While students are encouraged to share concepts and experiences related to the understanding of courses studies, care must be taken not to exceed reasonable boundaries in relation to assessable material so that the individuality of each solution is preserved.

Well-judged, high level discussions and working through a similar tutorial problem with colleagues are certainly within the bounds of reasonable cooperation. However, this must not be done in the context of the size or complexity of the problem.

Collaboration that is too close can lead to students arriving at the same solution. The School has dealt with cases where students claimed to discuss the assignment early on and then went their own ways. The problem has been that they went too far and have worked together to the extent that they have produced very similar pieces of work.

The personal struggle of solving problems successfully is a vital part of developing an individuals good understanding, experience and expertise. It should not be avoided by unreasonable dependence on someone else's efforts.

Another example is an assignment problem that involves a solution that is essentially correct or not. Publicly displaying a partial solution, such as on a notice board or e-bulletin board, could lead to copying that is regarded as misconduct. The provider of the material can be accused of misconduct.

On team assignments or projects

Just as collaboration between individuals on assignments can go too far, collaboration between teams can also be excessive. Do not plagiarise the work of other teams or work out solutions and approaches jointly. Teams sometimes allocate tasks to individual members to share the load. However, as the individual is completing the work on behalf of the team, other members must do their best to ensure each member is conducting themselves with academic integrity, to minimise the likelihood of accusations against the team as a whole.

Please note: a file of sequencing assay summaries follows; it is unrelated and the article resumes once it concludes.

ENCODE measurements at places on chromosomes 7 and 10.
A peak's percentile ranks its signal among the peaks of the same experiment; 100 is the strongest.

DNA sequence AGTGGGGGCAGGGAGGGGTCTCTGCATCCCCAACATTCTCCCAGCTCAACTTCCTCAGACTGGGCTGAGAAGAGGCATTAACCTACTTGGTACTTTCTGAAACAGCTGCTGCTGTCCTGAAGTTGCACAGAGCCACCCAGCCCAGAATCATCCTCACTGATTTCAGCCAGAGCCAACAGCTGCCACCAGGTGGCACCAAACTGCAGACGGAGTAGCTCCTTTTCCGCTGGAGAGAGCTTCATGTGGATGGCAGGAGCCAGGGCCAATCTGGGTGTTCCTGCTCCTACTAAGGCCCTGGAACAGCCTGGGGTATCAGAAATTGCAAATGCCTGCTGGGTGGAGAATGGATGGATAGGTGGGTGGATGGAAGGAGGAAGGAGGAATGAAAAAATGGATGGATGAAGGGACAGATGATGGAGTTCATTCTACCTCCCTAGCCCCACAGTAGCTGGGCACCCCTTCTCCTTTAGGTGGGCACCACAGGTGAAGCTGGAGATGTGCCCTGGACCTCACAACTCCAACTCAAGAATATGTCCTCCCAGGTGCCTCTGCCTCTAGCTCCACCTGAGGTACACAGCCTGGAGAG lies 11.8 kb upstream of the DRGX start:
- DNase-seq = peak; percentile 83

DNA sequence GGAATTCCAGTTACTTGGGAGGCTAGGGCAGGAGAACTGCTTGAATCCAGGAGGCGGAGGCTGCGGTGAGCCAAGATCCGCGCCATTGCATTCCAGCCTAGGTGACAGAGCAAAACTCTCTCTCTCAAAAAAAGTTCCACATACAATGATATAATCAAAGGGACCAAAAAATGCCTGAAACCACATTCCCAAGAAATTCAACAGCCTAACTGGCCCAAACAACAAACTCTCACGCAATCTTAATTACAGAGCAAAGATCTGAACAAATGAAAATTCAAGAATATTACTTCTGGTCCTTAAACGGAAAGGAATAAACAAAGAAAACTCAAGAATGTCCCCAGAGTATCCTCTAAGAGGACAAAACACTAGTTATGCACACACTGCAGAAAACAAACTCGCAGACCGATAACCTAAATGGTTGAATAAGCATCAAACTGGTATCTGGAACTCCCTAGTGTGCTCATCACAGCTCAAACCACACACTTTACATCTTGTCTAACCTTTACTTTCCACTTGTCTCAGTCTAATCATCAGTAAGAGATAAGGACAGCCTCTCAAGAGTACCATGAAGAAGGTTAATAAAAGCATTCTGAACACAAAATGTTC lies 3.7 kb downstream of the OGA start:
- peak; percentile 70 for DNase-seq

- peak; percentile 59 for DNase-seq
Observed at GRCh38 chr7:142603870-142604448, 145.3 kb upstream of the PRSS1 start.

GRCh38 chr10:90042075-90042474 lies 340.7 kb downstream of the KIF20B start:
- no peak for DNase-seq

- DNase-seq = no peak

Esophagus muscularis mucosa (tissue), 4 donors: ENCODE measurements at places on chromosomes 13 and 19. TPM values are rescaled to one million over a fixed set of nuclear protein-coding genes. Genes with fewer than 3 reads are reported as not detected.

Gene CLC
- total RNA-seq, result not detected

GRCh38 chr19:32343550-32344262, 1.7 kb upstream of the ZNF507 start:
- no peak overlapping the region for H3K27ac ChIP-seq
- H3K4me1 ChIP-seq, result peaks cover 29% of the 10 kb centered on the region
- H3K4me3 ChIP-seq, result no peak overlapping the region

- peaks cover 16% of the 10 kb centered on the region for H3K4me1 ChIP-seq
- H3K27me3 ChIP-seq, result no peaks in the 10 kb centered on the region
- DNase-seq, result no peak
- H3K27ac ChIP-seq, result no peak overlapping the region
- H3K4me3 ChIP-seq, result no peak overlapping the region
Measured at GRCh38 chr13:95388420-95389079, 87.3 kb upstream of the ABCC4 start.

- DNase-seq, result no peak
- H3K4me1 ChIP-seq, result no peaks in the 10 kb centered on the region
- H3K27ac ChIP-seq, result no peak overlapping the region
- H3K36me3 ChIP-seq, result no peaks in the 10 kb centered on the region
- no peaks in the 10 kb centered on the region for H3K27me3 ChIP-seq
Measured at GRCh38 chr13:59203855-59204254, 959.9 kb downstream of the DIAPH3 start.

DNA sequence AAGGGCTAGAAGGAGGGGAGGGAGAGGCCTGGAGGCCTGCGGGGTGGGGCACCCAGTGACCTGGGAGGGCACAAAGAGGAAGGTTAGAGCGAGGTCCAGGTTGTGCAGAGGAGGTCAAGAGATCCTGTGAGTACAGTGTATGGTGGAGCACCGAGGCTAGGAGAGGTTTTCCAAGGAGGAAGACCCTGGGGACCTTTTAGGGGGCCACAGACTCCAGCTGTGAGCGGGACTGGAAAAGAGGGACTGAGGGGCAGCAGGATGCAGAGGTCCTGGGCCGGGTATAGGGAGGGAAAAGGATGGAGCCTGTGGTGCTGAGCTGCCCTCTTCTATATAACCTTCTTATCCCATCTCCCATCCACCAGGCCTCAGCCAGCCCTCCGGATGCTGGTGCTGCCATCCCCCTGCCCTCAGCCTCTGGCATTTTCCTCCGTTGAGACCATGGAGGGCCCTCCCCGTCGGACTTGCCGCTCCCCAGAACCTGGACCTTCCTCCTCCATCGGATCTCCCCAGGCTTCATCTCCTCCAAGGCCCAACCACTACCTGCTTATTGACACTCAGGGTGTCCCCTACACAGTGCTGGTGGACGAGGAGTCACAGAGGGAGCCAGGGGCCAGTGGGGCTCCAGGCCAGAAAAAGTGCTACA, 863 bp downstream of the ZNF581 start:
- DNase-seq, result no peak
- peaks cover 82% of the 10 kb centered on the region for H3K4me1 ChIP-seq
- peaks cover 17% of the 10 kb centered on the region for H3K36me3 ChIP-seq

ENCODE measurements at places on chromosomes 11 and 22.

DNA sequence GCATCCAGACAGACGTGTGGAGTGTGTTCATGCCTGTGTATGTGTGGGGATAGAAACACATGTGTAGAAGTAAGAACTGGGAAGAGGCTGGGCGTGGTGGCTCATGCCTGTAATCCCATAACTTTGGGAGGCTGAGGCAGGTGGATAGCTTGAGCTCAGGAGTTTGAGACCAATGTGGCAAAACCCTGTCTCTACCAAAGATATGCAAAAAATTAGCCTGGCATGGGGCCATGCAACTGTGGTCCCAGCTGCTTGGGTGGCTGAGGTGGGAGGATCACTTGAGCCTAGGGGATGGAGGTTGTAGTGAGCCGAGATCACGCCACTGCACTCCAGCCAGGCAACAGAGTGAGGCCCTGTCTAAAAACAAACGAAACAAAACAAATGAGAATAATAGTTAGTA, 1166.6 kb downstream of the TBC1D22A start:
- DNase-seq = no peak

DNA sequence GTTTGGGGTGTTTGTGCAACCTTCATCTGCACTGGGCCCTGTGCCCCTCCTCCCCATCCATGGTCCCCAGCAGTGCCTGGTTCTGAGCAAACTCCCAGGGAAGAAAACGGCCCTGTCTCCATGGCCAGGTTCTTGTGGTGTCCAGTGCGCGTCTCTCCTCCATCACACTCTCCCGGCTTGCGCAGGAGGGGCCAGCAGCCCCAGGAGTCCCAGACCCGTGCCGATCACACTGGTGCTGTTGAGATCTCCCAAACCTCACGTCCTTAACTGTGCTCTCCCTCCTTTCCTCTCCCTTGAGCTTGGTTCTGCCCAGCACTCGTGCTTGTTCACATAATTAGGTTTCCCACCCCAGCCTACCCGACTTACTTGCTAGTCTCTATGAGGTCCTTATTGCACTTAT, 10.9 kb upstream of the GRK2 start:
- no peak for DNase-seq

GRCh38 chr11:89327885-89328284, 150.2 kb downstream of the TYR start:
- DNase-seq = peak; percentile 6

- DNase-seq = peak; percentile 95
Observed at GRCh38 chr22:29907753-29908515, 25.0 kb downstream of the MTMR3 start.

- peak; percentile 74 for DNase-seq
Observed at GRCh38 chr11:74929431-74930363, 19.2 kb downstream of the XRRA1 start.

Although a team may be required to work together to produce assessable work, usually there is some individual component, such as peer review, a report by one team member on the teams progress, or a final report of the individuals reflections on the teams work. This individual component must be your own work. If you submit as your own, work that is found to be shared, misconduct proceedings will be instituted.

If you need to state what someone else in your team has said or done, then refer to them by name. For example, in a team progress report: Joan Smith said that the source code for the interface would be completed by this Thursday.

Don't throw away your signature

When you sign an assignment cover sheet (or tick the statement on the electronic version) think about what you are doing. It is far more than simply writing your name it is a powerful symbol of your assent, your pledge and your acceptance of responsibility.